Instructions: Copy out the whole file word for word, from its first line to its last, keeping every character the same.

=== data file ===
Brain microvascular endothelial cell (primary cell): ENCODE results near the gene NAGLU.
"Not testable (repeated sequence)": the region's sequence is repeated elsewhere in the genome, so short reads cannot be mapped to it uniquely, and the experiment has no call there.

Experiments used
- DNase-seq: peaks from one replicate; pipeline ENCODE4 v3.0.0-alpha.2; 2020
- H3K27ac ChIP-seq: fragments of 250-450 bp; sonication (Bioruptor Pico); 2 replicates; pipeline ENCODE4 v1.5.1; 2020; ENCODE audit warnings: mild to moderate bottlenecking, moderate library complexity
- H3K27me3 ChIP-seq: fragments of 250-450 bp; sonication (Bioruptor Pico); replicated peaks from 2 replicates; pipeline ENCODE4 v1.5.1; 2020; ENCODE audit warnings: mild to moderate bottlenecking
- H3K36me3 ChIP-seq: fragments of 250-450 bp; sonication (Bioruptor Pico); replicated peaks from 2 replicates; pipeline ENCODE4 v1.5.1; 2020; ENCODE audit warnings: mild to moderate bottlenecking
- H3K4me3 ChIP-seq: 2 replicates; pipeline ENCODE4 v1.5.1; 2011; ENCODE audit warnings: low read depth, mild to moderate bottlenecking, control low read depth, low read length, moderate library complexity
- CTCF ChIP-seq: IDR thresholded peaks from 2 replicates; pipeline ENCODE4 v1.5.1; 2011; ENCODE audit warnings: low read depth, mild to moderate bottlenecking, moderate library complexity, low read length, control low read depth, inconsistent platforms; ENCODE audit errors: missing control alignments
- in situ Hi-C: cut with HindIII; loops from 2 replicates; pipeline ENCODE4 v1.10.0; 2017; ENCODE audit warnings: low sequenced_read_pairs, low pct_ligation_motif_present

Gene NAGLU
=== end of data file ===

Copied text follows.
Brain microvascular endothelial cell (primary cell): ENCODE results near the gene NAGLU.
"Not testable (repeated sequence)": the region's sequence is repeated elsewhere in the genome, so short reads cannot be mapped to it uniquely, and the experiment has no call there.

Experiments used
- DNase-seq: peaks from one replicate; pipeline ENCODE4 v3.0.0-alpha.2; 2020
- H3K27ac ChIP-seq: fragments of 250-450 bp; sonication (Bioruptor Pico); 2 replicates; pipeline ENCODE4 v1.5.1; 2020; ENCODE audit warnings: mild to moderate bottlenecking, moderate library complexity
- H3K27me3 ChIP-seq: fragments of 250-450 bp; sonication (Bioruptor Pico); replicated peaks from 2 replicates; pipeline ENCODE4 v1.5.1; 2020; ENCODE audit warnings: mild to moderate bottlenecking
- H3K36me3 ChIP-seq: fragments of 250-450 bp; sonication (Bioruptor Pico); replicated peaks from 2 replicates; pipeline ENCODE4 v1.5.1; 2020; ENCODE audit warnings: mild to moderate bottlenecking
- H3K4me3 ChIP-seq: 2 replicates; pipeline ENCODE4 v1.5.1; 2011; ENCODE audit warnings: low read depth, mild to moderate bottlenecking, control low read depth, low read length, moderate library complexity
- CTCF ChIP-seq: IDR thresholded peaks from 2 replicates; pipeline ENCODE4 v1.5.1; 2011; ENCODE audit warnings: low read depth, mild to moderate bottlenecking, moderate library complexity, low read length, control low read depth, inconsistent platforms; ENCODE audit errors: missing control alignments
- in situ Hi-C: cut with HindIII; loops from 2 replicates; pipeline ENCODE4 v1.10.0; 2017; ENCODE audit warnings: low sequenced_read_pairs, low pct_ligation_motif_present

Gene NAGLU